Importing Brian

After installation, Brian is available in the brian2 package. By doing a wildcard import from this package, i.e.:

from brian2 import *

you will not only get access to the brian2 classes and functions, but also to everything in the pylab package, which includes the plotting functions from matplotlib and everything included in numpy/scipy (e.g. functions such as arange, linspace, etc.). Apart from this when you use the wildcard import, the builtin input function is overshadowed by the input module in the brian2 package. If you wish to use the builtin input function in your program after importing the brian2 package then you can explicitly import the input function again as shown below:

from brian2 import *
from builtins import input

The following topics are not essential for beginners.

Precise control over importing

If you want to use a wildcard import from Brian, but don’t want to import all the additional symbols provided by pylab or don’t want to overshadow the builtin input function, you can use:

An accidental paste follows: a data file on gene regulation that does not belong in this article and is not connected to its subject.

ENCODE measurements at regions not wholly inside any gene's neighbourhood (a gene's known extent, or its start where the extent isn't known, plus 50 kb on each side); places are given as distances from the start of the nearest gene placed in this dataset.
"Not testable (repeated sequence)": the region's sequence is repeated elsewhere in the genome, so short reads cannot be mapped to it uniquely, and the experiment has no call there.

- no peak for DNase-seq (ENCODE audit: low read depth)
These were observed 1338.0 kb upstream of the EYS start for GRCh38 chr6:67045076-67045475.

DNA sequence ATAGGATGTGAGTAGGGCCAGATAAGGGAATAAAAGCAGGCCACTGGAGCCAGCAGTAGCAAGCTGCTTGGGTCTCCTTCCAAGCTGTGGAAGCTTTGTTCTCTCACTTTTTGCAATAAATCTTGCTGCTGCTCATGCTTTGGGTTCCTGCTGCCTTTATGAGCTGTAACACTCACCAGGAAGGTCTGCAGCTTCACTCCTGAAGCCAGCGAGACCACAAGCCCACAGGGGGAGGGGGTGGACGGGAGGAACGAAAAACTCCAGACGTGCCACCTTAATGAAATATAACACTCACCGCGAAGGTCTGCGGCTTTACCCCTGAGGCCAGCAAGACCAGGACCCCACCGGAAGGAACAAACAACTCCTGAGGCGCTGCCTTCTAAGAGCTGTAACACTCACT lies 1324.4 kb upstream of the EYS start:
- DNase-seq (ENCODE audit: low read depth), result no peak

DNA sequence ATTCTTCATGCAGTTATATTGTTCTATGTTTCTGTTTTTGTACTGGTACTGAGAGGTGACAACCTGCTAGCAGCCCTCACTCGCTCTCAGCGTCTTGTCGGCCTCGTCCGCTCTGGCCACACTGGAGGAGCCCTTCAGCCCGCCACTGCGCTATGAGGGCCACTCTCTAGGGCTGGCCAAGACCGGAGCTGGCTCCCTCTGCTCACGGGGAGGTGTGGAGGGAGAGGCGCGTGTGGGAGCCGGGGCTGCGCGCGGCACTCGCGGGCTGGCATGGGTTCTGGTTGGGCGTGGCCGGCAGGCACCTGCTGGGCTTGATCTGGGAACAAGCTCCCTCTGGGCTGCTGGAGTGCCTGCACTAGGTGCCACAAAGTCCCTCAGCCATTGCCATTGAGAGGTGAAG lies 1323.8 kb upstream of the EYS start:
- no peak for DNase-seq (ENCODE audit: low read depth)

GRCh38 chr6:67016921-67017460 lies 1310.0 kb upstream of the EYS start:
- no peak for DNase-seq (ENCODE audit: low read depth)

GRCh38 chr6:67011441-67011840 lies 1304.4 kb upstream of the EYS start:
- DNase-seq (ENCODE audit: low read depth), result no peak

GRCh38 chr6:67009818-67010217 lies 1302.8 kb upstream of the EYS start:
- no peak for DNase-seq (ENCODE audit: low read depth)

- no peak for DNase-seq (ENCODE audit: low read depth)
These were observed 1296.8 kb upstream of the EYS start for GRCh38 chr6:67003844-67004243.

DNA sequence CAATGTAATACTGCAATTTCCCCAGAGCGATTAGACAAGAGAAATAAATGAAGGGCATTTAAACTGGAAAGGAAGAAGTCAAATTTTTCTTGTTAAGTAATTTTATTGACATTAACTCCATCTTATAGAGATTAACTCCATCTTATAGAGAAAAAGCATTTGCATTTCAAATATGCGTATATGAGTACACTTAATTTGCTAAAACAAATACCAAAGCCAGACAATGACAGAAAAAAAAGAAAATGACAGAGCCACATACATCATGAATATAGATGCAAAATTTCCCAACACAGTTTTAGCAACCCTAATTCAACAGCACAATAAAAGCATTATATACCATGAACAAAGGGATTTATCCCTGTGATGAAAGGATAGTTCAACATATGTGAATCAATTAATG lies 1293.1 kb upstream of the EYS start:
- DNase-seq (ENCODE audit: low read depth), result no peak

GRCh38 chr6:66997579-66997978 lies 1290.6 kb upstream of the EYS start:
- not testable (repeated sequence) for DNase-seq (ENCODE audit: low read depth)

from brian2.only import *

Note that whenever you use something different from the most general from brian2 import * statement, you should be aware that Brian overwrites some numpy functions with their unit-aware equivalents (see Units). If you combine multiple wildcard imports, the Brian import should therefore be the last import. Similarly, you should not import and call overwritten numpy functions directly, e.g. by using import numpy as np followed by np.sin since this will not use the unit-aware versions. To make this easier, Brian provides a brian2.numpy_ package that provides access to everything in numpy but overwrites certain functions. If you prefer to use prefixed names, the recommended way of doing the imports is therefore:

import brian2.numpy_ as np
import brian2.only as br2

Note that it is safe to use e.g. np.sin and numpy.sin after a from brian2 import *.

Dependency checks

Brian will check the dependency versions during import and raise an error for an outdated dependency. An outdated dependency does not necessarily mean that Brian cannot be run with it, it only means that Brian is untested on that version. If you want to force Brian to run despite the outdated dependency, set the core.outdated_dependency_error preference to False. Note that this cannot be done in a script, since you do not have access to the preferences before importing brian2. See Preferences for instructions how to set preferences in a file.